CPSIA roulette

by Walter Olson on February 9, 2009

Guess what? There are naturally occurring variations in lead content within a given run of metal alloy snaps, clasps or grommets. So even if all 20 that you test happen to score below CPSIA’s permitted threshold, you may still wind up incorporating some that fail into your line of garments. And the first you hear about that may be the press release from the state attorney general or private operator angling for settlement money. Aren’t you glad CPSIA was written to include such harsh penalties for inadvertent and unintended violations?

{ 7 comments }

1 Anthony 02.09.09 at 8:45 pm

If your samples are continually coming in near the limit, you’re skirting the edges of the law and should know it. Purer material won’t be 10/10,000 failure rate, it will be much lower — 2% is 2 standard deviations away from the mean, and if you push up to 4 standard deviations (which is a very small change), the error rate is down to 0.32/10,000, so you probably don’t have any bad materials and the odds of any found in testing are very low, and at 5 standard deviations, error rate is less than 1 in a million. In addition, even if your testing doesn’t uncover any bad materials, it is very likely to tell you the range of variance present in your sample, from which you can reasonably predict the accuracy of your test.

This doesn’t mean it isn’t possible to get in trouble by accident, but it’s plenty to engage in rational risk management — just determine the odds that you’re wrong, and count that into your budget analysis.

2 sasmith 02.09.09 at 10:09 pm

here’s a thought. since all these products are now considered toxic and dangerous, it would be a public service to go into the homes of the the folks who voted for this and remove all dangerous toys , clothes, books, electonics and games from their 12 and under children[ for their own protection of course] then see how long it takes for this to be reversed!

3 Carol Baicker-McKee 02.09.09 at 10:42 pm

That may be easy for a manufacturer to notice, Anthony, but for a home crafter using a very small number of snaps, for example, and relying on the manufacturer’s GCC that their product is lead-free (which would be allowed under the one year stay on testing), it would still be easy to get into trouble – and that trouble isn’t negligible; even accidental use can lead to $100,000 in fines and fine years in prison. You may counter that the crafter should test every item, but for a typical crafter with a small profit margin, the $5 per itemcharged by the cheapest people doing XRF testing (like smartmama.com) plus shipping charges makes testing a business killer, especially if there are a number of different components that need to be tested. And that’s the cheapest available now – the cost rises to hundreds of dollars per component once wet testing goes into effect. Even worse, imagine if you’re making products for charities, and you’re not making any money to begin with – are you supposed to spend hundreds or thousands of dollars to make something to donate?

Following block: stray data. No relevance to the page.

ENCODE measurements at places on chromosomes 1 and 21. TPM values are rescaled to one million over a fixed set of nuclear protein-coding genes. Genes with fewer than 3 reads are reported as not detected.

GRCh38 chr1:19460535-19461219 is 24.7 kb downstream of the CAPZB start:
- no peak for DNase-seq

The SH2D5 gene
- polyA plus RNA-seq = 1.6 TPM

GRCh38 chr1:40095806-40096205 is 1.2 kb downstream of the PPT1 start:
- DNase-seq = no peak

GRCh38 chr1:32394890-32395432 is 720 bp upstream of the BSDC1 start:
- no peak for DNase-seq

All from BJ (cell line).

I for one will no longer make any products for kids under 12 – just not worth the hassle, expense, and fear. It’s always been more profitable for me to make things aimed at teens and adults anyway; I made stuff for kids because I felt like it was important to make high quality things for them and I was good at it. I’m sorry to give it up, especially my charity projects like quilts for Project Linus, bereavement quilts for families that lost children, and hats for preemies. But it’s not worth living in constant fear of being sued or jailed.

I’m a children’s book writer and illustrator, but like most illustrators I make way more money selling my original art than I make in advances and royalties. Without the possibility of that income, I think I’ll switch to writing YA novels, which pay better anyway. (My artwork is one of a kind, and I’m not exactly going to make two of every illustration, just so I can have one destroyed in wet testing when that goes into effect. In addition, it’s 3-D and has a zillion small parts, which means the art from my baby and toddler books can’t pass the small parts test. I’m not confident that it would pass the lead limits (I sometimes use pipe cleaners, which may contain lead) and I also use polymer clay, which has phthalates – and although I don’t think the art would count as a toy or child care item, I wouldn’t want to bet my life that some attorney might decide to say it was. Never mind that babies would never get to gnaw on my art — I only sell it framed and behind glass and I can’t imagine the parent wealthy enough not to care if her baby chews on a piece of original art that cost hundreds or thousands of dollars. (Not to mention the parent who lets her baby chew on something with glass – but maybe we’re about to outlaw framed art and windows in the homes of babies too. Oh, and glassware and china. Can’t be too careful when it comes to safety.)